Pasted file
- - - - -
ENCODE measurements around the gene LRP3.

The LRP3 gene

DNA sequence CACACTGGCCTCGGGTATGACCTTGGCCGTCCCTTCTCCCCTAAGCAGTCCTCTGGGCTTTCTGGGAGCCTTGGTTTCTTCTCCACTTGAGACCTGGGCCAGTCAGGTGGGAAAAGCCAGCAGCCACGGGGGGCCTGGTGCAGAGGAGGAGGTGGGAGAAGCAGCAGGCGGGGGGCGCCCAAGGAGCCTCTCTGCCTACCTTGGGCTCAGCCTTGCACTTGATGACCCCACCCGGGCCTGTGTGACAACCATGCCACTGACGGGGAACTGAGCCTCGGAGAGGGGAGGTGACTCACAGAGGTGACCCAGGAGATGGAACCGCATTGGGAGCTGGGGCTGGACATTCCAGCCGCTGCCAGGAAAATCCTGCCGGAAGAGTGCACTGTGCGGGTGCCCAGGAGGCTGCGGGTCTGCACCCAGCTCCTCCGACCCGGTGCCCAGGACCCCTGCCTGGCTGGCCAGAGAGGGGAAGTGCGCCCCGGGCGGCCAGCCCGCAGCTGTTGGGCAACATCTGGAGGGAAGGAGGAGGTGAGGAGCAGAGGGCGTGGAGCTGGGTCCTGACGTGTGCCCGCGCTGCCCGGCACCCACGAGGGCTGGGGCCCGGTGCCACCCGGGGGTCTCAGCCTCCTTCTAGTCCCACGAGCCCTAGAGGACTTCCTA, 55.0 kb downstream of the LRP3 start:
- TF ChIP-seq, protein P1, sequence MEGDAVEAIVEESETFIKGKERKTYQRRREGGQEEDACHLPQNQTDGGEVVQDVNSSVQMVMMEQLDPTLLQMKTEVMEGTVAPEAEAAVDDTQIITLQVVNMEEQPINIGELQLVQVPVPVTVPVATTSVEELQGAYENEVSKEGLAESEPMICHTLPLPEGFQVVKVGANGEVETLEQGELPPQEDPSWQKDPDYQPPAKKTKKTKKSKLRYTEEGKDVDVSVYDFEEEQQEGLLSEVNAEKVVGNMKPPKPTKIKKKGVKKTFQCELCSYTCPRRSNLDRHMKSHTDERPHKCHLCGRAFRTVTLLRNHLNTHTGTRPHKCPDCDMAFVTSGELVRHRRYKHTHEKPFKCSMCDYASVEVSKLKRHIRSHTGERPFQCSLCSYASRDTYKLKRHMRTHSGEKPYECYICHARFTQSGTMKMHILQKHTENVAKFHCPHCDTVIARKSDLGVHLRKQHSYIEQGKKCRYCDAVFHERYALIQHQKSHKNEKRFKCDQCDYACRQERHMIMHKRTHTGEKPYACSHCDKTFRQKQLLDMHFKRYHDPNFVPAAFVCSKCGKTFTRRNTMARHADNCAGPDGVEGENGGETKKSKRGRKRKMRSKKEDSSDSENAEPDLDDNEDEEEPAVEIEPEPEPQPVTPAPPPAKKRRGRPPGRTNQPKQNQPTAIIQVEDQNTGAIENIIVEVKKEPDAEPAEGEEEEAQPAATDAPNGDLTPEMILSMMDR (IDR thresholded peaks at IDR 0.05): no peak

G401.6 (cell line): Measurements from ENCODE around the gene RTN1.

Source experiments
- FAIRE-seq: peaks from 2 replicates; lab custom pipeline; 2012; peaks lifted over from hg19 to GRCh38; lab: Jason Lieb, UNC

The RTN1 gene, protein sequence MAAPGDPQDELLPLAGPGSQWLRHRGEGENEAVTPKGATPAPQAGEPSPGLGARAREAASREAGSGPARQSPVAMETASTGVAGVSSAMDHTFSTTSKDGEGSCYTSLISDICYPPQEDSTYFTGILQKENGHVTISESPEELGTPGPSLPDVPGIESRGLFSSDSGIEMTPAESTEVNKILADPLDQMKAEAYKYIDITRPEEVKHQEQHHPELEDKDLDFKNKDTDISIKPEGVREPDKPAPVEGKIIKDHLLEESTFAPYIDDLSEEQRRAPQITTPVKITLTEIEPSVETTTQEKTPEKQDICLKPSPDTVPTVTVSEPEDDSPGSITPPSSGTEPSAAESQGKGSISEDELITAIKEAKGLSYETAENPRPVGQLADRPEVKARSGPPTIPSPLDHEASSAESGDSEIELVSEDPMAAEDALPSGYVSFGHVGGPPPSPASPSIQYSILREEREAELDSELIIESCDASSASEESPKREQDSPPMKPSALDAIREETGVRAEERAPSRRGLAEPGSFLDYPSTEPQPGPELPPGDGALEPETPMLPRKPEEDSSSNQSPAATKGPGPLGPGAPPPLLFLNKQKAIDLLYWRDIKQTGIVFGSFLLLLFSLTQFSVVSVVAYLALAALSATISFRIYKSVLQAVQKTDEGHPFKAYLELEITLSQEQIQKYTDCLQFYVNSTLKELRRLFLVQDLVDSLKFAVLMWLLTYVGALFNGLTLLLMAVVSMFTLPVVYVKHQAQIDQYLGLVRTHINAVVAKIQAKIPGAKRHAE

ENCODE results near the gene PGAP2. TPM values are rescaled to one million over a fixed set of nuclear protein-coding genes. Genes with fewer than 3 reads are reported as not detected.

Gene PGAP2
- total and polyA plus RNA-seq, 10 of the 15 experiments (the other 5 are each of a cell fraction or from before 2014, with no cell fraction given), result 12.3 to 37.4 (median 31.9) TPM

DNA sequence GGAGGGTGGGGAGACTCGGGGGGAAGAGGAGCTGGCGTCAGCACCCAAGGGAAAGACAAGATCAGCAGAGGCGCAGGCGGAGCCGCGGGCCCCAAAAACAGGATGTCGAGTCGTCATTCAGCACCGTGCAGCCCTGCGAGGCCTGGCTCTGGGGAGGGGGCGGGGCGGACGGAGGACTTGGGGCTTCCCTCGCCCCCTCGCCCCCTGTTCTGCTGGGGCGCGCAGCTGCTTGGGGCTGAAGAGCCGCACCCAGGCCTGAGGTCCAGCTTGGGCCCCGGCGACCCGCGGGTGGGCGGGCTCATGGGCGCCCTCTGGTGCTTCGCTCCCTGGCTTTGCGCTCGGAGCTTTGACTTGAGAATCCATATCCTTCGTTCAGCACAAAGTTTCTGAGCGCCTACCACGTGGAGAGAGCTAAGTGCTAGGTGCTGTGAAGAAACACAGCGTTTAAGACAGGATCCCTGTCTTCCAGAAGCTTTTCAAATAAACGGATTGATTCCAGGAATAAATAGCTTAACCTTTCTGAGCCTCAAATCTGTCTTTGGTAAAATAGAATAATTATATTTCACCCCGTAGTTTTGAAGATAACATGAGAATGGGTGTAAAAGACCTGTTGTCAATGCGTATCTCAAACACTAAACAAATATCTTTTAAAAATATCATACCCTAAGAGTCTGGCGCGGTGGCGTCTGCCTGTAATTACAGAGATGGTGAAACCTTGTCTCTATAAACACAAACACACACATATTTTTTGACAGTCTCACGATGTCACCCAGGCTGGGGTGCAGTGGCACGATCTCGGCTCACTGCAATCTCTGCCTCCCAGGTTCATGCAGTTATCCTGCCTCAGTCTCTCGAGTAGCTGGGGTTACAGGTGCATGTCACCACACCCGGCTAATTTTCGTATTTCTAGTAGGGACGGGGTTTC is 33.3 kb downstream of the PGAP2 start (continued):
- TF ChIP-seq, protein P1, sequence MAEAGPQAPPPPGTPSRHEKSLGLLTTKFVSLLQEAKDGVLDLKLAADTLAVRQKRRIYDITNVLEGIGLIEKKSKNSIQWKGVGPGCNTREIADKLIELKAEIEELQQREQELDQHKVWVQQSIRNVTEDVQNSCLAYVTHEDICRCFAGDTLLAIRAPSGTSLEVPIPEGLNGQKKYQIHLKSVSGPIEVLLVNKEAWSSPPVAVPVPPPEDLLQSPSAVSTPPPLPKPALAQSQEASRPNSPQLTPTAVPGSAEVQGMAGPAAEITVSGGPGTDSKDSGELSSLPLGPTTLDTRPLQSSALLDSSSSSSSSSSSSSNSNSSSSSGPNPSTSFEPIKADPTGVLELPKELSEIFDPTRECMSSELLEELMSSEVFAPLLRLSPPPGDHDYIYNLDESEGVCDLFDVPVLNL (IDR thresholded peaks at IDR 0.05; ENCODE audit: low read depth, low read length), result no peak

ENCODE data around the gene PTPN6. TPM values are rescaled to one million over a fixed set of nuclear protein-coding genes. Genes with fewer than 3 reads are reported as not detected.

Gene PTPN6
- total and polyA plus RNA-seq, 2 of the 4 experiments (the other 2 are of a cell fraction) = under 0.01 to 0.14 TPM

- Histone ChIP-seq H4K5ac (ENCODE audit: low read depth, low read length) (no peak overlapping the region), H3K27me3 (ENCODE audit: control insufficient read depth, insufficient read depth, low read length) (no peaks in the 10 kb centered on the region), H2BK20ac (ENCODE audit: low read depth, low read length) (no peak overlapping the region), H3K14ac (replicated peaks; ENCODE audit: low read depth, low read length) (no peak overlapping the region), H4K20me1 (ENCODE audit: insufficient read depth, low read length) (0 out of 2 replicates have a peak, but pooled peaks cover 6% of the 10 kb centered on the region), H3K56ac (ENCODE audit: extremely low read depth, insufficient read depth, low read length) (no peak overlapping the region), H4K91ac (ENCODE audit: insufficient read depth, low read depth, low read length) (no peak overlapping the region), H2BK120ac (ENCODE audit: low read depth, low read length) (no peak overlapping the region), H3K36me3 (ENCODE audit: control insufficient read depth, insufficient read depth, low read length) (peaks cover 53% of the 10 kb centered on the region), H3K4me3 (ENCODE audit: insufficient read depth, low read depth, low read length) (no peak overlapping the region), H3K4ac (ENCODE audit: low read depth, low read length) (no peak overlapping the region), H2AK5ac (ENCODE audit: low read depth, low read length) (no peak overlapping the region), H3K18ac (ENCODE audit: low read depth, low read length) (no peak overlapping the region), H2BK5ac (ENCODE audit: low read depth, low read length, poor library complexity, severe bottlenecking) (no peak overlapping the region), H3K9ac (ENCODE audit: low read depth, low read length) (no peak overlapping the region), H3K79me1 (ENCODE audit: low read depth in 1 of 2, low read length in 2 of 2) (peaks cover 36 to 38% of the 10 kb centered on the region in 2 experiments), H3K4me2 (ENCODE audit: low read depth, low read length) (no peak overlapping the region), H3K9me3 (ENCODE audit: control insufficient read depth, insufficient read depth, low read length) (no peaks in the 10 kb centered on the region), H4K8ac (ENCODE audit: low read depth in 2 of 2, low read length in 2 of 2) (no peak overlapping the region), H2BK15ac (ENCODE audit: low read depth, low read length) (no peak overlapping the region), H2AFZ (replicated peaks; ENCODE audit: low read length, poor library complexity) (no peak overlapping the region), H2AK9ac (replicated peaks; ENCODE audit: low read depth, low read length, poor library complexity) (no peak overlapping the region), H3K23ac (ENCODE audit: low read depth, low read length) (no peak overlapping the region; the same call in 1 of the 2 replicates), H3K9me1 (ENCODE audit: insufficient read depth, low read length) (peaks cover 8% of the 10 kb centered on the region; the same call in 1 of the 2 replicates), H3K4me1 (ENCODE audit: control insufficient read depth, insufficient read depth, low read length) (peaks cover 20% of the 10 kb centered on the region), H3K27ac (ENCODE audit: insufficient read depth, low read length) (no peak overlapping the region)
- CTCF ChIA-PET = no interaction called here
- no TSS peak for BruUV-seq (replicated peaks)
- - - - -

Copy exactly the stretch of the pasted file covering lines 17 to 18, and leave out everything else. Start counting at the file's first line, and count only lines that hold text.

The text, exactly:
- Histone ChIP-seq H4K5ac (ENCODE audit: low read depth, low read length) (no peak overlapping the region), H3K27me3 (ENCODE audit: control insufficient read depth, insufficient read depth, low read length) (no peaks in the 10 kb centered on the region), H2BK20ac (ENCODE audit: low read depth, low read length) (no peak overlapping the region), H3K14ac (replicated peaks; ENCODE audit: low read depth, low read length) (no peak overlapping the region), H4K20me1 (ENCODE audit: insufficient read depth, low read length) (0 out of 2 replicates have a peak, but pooled peaks cover 6% of the 10 kb centered on the region), H3K56ac (ENCODE audit: extremely low read depth, insufficient read depth, low read length) (no peak overlapping the region), H4K91ac (ENCODE audit: insufficient read depth, low read depth, low read length) (no peak overlapping the region), H2BK120ac (ENCODE audit: low read depth, low read length) (no peak overlapping the region), H3K36me3 (ENCODE audit: control insufficient read depth, insufficient read depth, low read length) (peaks cover 53% of the 10 kb centered on the region), H3K4me3 (ENCODE audit: insufficient read depth, low read depth, low read length) (no peak overlapping the region), H3K4ac (ENCODE audit: low read depth, low read length) (no peak overlapping the region), H2AK5ac (ENCODE audit: low read depth, low read length) (no peak overlapping the region), H3K18ac (ENCODE audit: low read depth, low read length) (no peak overlapping the region), H2BK5ac (ENCODE audit: low read depth, low read length, poor library complexity, severe bottlenecking) (no peak overlapping the region), H3K9ac (ENCODE audit: low read depth, low read length) (no peak overlapping the region), H3K79me1 (ENCODE audit: low read depth in 1 of 2, low read length in 2 of 2) (peaks cover 36 to 38% of the 10 kb centered on the region in 2 experiments), H3K4me2 (ENCODE audit: low read depth, low read length) (no peak overlapping the region), H3K9me3 (ENCODE audit: control insufficient read depth, insufficient read depth, low read length) (no peaks in the 10 kb centered on the region), H4K8ac (ENCODE audit: low read depth in 2 of 2, low read length in 2 of 2) (no peak overlapping the region), H2BK15ac (ENCODE audit: low read depth, low read length) (no peak overlapping the region), H2AFZ (replicated peaks; ENCODE audit: low read length, poor library complexity) (no peak overlapping the region), H2AK9ac (replicated peaks; ENCODE audit: low read depth, low read length, poor library complexity) (no peak overlapping the region), H3K23ac (ENCODE audit: low read depth, low read length) (no peak overlapping the region; the same call in 1 of the 2 replicates), H3K9me1 (ENCODE audit: insufficient read depth, low read length) (peaks cover 8% of the 10 kb centered on the region; the same call in 1 of the 2 replicates), H3K4me1 (ENCODE audit: control insufficient read depth, insufficient read depth, low read length) (peaks cover 20% of the 10 kb centered on the region), H3K27ac (ENCODE audit: insufficient read depth, low read length) (no peak overlapping the region)
- CTCF ChIA-PET = no interaction called here